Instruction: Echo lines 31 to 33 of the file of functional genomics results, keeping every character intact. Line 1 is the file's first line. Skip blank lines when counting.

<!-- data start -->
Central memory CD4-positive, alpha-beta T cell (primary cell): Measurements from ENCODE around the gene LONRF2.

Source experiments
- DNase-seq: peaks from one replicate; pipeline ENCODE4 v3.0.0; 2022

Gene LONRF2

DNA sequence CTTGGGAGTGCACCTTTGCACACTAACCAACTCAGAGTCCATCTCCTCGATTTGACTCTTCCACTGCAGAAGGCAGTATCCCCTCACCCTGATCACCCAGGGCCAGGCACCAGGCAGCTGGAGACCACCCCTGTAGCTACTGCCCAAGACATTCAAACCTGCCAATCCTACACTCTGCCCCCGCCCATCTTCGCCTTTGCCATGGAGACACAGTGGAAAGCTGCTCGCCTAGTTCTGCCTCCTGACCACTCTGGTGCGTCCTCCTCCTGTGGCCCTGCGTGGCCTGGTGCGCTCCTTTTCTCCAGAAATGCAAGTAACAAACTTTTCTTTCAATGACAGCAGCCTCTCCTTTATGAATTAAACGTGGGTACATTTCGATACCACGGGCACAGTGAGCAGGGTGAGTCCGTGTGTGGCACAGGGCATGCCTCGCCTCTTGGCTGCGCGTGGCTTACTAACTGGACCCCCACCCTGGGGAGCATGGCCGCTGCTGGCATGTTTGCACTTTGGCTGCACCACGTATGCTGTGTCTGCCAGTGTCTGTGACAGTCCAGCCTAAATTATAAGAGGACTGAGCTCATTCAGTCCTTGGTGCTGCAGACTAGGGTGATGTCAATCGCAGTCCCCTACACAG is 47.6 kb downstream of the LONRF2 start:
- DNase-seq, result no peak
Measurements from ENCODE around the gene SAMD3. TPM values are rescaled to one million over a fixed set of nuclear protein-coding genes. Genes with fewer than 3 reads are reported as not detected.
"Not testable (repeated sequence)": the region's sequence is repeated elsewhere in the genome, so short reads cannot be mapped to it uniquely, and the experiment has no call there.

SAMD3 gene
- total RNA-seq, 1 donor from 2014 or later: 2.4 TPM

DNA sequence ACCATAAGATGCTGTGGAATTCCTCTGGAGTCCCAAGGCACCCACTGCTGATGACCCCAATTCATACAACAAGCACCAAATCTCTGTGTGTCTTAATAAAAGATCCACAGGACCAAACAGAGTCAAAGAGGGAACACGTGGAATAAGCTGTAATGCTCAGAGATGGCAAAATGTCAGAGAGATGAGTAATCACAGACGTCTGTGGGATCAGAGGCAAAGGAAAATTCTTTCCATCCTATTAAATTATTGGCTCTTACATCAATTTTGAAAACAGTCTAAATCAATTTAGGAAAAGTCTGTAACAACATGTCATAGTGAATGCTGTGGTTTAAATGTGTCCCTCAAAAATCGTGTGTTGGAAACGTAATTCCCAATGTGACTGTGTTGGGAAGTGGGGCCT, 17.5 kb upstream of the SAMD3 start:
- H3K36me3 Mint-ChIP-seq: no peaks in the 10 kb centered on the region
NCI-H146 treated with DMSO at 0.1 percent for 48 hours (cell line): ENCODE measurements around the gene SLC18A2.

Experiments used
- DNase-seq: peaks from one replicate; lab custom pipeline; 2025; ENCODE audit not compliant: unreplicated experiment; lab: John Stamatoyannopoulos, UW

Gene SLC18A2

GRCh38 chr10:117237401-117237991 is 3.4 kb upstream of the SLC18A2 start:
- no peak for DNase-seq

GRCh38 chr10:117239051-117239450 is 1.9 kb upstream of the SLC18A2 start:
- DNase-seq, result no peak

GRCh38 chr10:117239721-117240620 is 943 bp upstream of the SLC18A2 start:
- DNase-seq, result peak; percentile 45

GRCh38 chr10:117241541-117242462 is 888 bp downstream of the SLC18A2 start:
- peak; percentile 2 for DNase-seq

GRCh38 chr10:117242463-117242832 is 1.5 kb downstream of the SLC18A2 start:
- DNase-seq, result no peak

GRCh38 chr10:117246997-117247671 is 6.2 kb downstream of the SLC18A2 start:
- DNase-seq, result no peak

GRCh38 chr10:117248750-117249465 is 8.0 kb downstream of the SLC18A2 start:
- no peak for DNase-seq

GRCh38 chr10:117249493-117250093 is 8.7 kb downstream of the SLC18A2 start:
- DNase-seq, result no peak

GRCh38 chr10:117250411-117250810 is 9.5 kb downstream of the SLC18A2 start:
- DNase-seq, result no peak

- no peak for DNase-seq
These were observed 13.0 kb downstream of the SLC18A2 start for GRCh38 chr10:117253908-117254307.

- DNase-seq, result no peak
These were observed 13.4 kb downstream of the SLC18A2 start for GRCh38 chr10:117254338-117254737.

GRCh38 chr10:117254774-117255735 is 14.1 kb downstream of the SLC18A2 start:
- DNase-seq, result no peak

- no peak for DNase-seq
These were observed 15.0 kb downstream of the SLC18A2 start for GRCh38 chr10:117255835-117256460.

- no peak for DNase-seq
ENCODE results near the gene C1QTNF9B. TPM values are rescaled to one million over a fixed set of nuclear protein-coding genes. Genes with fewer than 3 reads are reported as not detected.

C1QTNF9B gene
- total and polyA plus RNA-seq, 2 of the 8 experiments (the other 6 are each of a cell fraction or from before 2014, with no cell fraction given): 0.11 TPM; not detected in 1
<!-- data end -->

GRCh38 chr10:117249493-117250093 is 8.7 kb downstream of the SLC18A2 start:
- DNase-seq, result no peak

GRCh38 chr10:117250411-117250810 is 9.5 kb downstream of the SLC18A2 start: